Here’s another thing I’m not wild about. When this was published in the late ‘70s, the bean counters at King’s publishers had decided that the book as written would be too pricey in hardback and no one would pay a whopping $13 for a Stephen King hardback. So King cut about three hundred pages.
Around 1990 after it had become apparent that King could publish his shopping list as a best seller, he put those pages back in and released the uncut version. Which I’m fine with. The original stuff was cut for a financial reason, not an editorial one, and there’s some very nice bits of story added in. If King would have stopped there, we would have had a great definitive final version as originally created by the author.
Unfortunately, he seemed to catch a case of Lucasitis and decided to update the story a bit and change its original time frame from 1980 to 1990. I’m not sure why that seemed necessary to him. Yes, the book was a bit dated by then, but it was of its time. He didn’t rewrite the text (Which I’m grateful for.), but just stuck in some references to Madonna and Ronald Reagan and Spuds McKenzie.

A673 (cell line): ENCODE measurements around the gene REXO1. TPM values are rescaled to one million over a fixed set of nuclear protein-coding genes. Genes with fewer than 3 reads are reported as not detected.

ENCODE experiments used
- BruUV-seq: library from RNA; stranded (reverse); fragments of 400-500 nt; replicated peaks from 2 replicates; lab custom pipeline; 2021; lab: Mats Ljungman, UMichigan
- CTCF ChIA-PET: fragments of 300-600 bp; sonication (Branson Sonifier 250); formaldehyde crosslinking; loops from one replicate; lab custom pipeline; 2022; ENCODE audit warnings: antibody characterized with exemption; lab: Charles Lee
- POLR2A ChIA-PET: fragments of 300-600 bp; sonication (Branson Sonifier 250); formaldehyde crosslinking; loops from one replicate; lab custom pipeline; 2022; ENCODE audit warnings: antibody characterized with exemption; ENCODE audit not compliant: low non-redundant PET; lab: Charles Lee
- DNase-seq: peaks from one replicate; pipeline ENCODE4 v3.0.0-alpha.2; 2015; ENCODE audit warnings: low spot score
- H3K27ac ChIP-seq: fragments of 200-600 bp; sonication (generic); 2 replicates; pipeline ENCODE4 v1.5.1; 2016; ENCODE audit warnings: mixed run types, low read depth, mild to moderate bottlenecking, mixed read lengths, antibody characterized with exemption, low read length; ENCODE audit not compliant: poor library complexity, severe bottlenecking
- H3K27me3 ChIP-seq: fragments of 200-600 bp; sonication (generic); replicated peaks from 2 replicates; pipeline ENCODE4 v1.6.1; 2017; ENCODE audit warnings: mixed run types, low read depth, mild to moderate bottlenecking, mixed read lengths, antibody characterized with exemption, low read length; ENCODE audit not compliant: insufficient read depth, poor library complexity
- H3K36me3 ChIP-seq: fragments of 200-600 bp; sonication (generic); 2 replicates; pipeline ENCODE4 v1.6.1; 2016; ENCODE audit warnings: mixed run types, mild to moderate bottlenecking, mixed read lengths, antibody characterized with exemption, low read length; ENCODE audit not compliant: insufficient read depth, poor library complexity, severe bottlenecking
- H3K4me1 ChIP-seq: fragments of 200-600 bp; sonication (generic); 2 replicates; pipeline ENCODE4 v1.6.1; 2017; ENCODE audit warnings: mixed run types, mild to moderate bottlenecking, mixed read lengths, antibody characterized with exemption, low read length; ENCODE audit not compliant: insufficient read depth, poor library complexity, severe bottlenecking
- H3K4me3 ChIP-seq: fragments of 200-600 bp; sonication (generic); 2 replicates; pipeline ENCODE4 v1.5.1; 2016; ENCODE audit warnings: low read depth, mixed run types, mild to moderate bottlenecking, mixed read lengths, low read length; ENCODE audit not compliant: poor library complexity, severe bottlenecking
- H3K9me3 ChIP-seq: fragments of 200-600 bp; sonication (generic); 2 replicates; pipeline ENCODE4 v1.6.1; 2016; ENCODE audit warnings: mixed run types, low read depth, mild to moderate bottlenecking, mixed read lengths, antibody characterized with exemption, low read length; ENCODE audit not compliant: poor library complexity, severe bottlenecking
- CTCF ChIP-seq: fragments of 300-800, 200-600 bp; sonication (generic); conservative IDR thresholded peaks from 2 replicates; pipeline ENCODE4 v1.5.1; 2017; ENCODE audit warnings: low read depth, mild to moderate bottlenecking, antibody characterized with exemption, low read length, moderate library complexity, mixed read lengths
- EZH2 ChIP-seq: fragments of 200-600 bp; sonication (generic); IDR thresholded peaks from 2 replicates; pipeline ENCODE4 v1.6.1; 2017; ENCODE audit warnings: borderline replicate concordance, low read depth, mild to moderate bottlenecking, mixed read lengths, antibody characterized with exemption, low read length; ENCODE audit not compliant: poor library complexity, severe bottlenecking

This led to a whole bunch of anachronisms. Would students in 1990 call soldiers ’war pigs’? Someone in New York picks up a phone book to look up the number to call an ambulance instead of dialing 911? A song called Baby, Can You Dig Your Man is a huge hit? None of it quite fits together. There's also a layer of male chauvinism and lack of diversity that you can overlook in a book written in the late '70s, but seems out of place for a book set and updated for 1990.
The things that irritate me are still far outweighed by one of my favorite stories of an apocalyptic battle between good and evil.
I’m also glad to get a long overdue audio edition of this book. Great narration and 40+ hours of end of the world horror make for a damn fine listening experience.(less)